Was your score motor making weird noises? I didn't think they really ever needed to be oiled unless something was acting up.

I removed assemblies as I went around the board and cleaned the wood with a cloth rung out with dish soap and hot water. It certainly was tedious. No getting around it. At times I may have had as many as 3 coils lifted off the board to properly clean but never had to unsolder anything. I did the vacuum job like you did but felt it wasn’t enough in my case. I also really wanted to get rid of the mice piss smell which I think I accomplished pretty well.

My score motor was working perfect, no noise. But adding a few drops to the oil window just ensures it’s continued success. Never add the oil anywhere but the window.

Thanks
Blake

1 week later
#29 11 days ago

Nice work Blake! Coming along nicely. Always happy to see you (and everyone) giving love to the well deserving EM's. I agree with Dono, even though they look good those fuse blocks on EM's suck hard. That's always one of the first things I do. Even if I know I'm not going to keep it it makes it easier for the next guy.

#30 11 days ago
Quoted from V_piscopo:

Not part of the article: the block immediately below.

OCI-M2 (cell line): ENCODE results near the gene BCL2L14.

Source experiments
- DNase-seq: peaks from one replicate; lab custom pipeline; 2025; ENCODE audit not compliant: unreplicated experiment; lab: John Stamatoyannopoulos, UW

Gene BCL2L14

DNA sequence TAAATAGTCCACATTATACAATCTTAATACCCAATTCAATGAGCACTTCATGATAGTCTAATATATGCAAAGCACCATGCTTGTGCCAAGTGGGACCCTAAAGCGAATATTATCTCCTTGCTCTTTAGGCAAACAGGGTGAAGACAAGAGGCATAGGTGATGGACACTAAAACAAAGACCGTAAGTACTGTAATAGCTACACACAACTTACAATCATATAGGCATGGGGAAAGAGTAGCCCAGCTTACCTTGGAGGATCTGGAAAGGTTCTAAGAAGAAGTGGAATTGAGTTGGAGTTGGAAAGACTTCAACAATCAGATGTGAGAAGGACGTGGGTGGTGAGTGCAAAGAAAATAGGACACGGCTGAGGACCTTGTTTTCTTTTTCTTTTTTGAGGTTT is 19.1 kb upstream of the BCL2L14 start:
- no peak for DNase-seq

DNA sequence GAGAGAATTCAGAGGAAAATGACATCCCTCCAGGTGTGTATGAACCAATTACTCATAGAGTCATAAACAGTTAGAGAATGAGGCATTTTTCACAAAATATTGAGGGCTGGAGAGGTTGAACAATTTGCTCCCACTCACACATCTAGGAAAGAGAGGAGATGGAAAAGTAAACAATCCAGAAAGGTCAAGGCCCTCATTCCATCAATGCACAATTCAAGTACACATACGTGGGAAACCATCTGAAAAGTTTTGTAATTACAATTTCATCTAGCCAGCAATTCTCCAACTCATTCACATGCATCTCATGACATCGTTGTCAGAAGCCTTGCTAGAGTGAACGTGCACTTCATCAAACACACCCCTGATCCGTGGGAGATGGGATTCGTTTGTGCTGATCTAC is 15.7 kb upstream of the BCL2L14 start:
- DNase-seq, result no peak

Nice work Blake! Coming along nicely. Always happy to see you (and everyone) giving love to the well deserving EM's. I agree with Dono, even though they look good those fuse blocks on EM's suck hard. That's always one of the first things I do. Even if I know I'm not going to keep it it makes it easier for the next guy.

Thanks buddy,

These older machines are a lot of fun to work on. And the advances that take place as you work your way through a game keep you wanting more. Really is special to get done a head box or control board and have a games score reels all reset to zero for the first time.

I have the fuse blocks and was anticipating changing them as is so common in vids. But man this block currently has no resistance issues and is clamping down nicely around the fuses. Who knows I might end up swapping it regardless. The new style blocks would really throw off the look of the control board too.

Thanks
Blake

#31 5 days ago

Working through the bottom of the PF. Plenty to do. Nearly every mech is gunked up. Lots of bad/dirty/pitted switches. Stripped mounting holes. And mixed bag of hardware.

Not to worry, we will take care of that.

Thanks
Blake
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#32 4 days ago

Nice job on the cleaning.

#33 4 days ago

looking great... when you reassemble the mechs and fire it up, you will be excite at the quickness of this game; I think it plays better at a 6-8 degree angle.